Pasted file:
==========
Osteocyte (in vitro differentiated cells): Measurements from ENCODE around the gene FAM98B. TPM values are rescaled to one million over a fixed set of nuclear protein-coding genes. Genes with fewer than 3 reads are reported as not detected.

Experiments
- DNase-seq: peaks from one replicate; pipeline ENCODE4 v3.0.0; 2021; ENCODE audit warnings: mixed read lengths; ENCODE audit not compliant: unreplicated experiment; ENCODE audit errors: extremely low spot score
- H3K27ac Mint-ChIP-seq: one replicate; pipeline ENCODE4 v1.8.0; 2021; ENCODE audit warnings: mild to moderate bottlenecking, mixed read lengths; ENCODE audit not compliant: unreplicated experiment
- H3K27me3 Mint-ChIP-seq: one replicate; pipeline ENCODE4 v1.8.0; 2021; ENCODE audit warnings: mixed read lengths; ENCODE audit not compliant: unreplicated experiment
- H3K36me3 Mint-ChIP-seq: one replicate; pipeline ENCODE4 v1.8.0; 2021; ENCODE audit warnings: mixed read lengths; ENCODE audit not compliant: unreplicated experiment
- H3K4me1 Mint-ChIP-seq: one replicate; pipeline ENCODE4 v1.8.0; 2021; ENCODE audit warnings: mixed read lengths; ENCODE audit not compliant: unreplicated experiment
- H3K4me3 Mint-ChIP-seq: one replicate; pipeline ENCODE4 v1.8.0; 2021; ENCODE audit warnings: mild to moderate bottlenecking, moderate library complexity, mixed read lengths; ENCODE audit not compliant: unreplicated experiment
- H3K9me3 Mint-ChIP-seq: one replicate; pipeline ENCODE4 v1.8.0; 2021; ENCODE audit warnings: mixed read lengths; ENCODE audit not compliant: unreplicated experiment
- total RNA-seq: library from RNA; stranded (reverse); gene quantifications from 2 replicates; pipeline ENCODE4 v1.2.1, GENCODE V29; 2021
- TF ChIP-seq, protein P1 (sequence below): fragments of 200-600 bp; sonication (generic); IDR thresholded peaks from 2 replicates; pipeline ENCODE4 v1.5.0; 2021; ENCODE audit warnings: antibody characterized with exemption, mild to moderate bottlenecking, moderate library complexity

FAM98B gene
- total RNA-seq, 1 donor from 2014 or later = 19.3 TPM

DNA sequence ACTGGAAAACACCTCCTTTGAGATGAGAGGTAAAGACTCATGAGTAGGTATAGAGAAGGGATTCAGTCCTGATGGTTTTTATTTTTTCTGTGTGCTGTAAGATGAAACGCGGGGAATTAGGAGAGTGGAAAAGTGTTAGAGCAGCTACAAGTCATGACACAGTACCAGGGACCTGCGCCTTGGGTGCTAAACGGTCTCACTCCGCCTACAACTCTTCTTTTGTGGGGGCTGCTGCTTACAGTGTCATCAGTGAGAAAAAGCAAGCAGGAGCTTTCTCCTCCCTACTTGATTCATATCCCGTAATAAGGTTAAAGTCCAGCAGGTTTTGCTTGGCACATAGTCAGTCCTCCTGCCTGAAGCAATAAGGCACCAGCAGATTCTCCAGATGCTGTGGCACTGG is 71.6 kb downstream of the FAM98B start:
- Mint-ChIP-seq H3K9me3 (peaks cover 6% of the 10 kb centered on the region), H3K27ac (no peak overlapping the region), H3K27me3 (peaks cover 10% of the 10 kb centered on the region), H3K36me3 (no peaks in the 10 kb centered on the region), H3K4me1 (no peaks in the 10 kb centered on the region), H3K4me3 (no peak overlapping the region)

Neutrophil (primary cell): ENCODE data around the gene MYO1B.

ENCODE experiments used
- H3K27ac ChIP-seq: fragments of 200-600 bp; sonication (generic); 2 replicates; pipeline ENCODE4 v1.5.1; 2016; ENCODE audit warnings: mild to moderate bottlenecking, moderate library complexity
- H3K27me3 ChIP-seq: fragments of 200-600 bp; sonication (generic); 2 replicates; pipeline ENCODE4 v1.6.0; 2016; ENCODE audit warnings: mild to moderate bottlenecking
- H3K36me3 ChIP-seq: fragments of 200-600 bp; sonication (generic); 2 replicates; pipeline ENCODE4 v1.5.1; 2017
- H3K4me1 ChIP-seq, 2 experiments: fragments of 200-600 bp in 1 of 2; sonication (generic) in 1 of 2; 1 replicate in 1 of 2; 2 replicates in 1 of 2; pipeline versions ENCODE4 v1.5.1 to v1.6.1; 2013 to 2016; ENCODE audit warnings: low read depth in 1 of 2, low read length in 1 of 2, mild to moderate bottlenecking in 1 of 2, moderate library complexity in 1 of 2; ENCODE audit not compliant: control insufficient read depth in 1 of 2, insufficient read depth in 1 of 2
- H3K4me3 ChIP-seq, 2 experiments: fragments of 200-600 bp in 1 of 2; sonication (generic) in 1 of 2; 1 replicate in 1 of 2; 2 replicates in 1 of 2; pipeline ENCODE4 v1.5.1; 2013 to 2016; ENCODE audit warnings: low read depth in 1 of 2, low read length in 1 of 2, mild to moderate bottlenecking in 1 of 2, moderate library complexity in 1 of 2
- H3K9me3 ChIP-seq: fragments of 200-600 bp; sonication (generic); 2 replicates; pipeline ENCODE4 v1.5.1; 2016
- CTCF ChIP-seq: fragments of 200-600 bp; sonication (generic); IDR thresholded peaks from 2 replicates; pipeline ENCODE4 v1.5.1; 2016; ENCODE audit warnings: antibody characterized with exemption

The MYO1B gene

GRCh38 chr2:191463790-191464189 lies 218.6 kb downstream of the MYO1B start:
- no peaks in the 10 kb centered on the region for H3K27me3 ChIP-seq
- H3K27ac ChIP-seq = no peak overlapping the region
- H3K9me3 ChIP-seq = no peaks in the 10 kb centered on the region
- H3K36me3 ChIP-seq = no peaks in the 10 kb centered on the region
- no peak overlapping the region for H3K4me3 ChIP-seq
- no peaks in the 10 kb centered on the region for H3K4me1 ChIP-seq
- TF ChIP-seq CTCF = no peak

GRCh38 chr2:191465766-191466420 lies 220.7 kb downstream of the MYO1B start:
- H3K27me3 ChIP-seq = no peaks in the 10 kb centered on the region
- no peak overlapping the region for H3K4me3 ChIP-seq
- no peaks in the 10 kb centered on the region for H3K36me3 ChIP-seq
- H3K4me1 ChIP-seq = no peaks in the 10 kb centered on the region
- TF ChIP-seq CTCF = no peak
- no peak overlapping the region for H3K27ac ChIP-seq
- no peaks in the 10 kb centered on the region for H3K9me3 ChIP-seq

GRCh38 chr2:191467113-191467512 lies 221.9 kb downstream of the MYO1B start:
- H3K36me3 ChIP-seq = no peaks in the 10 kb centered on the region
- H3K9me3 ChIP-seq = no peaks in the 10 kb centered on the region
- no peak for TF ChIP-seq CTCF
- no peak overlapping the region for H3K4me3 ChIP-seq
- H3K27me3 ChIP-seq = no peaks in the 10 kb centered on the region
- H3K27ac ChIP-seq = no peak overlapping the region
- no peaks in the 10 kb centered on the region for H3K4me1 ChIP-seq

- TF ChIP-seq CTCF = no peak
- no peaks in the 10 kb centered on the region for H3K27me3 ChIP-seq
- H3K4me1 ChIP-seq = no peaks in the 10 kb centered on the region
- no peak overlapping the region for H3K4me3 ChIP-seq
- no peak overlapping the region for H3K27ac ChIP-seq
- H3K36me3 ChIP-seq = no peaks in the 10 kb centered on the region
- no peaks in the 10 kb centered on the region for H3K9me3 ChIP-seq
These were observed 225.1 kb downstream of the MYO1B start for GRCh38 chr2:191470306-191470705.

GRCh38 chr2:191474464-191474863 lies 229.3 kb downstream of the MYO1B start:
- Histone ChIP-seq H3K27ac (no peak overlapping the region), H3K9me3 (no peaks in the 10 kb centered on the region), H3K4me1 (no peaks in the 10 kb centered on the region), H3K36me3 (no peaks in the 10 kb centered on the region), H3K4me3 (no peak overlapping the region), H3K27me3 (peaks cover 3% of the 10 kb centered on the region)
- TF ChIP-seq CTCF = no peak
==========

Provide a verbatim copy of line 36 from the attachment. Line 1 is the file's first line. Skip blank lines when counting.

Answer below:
- no peak overlapping the region for H3K4me3 ChIP-seq